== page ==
Why are these courses so important? The simple answer is this - without these courses, you are not trained! Without the training, you can’t be used! Now, I’m not going to kid you.. These courses are just the beginning of your training. These 4 courses are the BASICS only, but they are extremely important to me and to your Emergency Coordinator.
Here’s where you can get all of this information http://arrl-ohio.org/SEC/training.html. This page contains a lot of information about what is needed. Each course takes about an hour or so to take, that’s really not much to ask now is it? You spent way more than that to get your Amateur Radio operators license!
I also highly recommend that you get used to looking at the Ohio Section Website.. http://arrl-ohio.org as it changes all the time. You’ll also want to visit the Ohio Section Emergency Coordinators page frequently too http://arrl-ohio.org/SEC/default.html
By the way.. When submitting copies of your certificates to us, please don’t forget to include your call sign!!
Have you gotten registered for the “Handbook Giveaway” drawing yet, you only have until the end of this week! That’s right, April 1st is this coming Saturday!
To enter the drawing all you need to do is fill in a couple of boxes on the form.. (your name and email). That’s you need to do to be entered into a drawing to win a 2016 ARRL softcover Handbook. There’s nothing else required (Oh.. You do need to be a resident of Ohio to win..)
The winner will be mailed the Handbook at my cost. This is being offered just to see how many folks are really checking in on the website. Got the idea? Best of luck to you!!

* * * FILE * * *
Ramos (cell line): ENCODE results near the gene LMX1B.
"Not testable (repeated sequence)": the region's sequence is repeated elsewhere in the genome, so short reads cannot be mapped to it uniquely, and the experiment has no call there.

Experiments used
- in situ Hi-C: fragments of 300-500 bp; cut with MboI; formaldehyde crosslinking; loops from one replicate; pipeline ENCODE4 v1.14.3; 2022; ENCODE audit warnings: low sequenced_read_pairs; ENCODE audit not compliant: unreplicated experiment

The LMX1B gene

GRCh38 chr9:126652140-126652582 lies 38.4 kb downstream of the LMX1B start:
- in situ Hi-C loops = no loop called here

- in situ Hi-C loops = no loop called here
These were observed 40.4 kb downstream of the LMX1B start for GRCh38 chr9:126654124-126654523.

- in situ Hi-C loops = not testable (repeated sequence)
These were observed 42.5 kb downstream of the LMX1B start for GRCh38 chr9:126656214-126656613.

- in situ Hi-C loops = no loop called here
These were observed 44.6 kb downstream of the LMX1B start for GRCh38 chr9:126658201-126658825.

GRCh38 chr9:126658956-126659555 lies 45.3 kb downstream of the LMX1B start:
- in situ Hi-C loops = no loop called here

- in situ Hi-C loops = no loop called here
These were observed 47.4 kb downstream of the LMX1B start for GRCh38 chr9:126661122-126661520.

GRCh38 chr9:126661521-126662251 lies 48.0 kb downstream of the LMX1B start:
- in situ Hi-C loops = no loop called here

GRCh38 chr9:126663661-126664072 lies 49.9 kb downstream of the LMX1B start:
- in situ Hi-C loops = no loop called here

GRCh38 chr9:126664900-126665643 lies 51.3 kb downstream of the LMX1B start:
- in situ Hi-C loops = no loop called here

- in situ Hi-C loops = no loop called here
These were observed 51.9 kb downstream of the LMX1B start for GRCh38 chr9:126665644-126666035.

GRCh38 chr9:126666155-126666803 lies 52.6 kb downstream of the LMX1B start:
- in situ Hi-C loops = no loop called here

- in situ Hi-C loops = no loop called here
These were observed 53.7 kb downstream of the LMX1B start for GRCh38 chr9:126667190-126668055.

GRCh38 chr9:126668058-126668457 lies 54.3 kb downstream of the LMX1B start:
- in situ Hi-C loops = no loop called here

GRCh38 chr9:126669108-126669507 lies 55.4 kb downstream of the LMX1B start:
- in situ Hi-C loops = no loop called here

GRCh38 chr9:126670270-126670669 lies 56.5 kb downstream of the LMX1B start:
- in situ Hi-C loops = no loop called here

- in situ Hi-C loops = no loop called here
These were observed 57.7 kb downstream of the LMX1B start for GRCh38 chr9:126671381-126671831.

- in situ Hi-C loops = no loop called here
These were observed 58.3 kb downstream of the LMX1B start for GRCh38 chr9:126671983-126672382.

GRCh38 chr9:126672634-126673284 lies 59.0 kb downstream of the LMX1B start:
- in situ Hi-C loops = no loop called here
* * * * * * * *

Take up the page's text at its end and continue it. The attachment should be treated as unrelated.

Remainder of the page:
Here’s a link to the form.. http://arrl-ohio.org/handbook.html
Have you checked out the Newest Survey question on the website?. There is a brand new question up there! You’ll find it on the left side of the main page.. http://arrlohio.org Don’t forget, once you’ve voted to go back and take a look at how your answer stacks up with everyone elses..!!
Are you getting those emails from me? If not, all you have to do is to “Opt-In” to receive them.
Heck, just send me an email: email@example.com and let me know that you want to be added. It’s really just that easy. Please, if you know of anyone that would be interested in this information, feel free to pass it on to them. You don’t have to be an ARRL member or even a ham to receive these emails.
You can always “Opt-Out” at any time if you feel this is not what you were expecting.
Also.. are you viewing the Ohio Section Website on a regular basis? You should, it changes all the time. Here’s a link to it. http://arrlohio.org
My Final.. On this day in 1884 the first long-distance telephone call was made from Boston to New York. In 1958 CBS Labs announce new stereophonic records. Wow.. It just took off from there..
Now that you have some fun facts for water cooler, go and HAVE FUN!!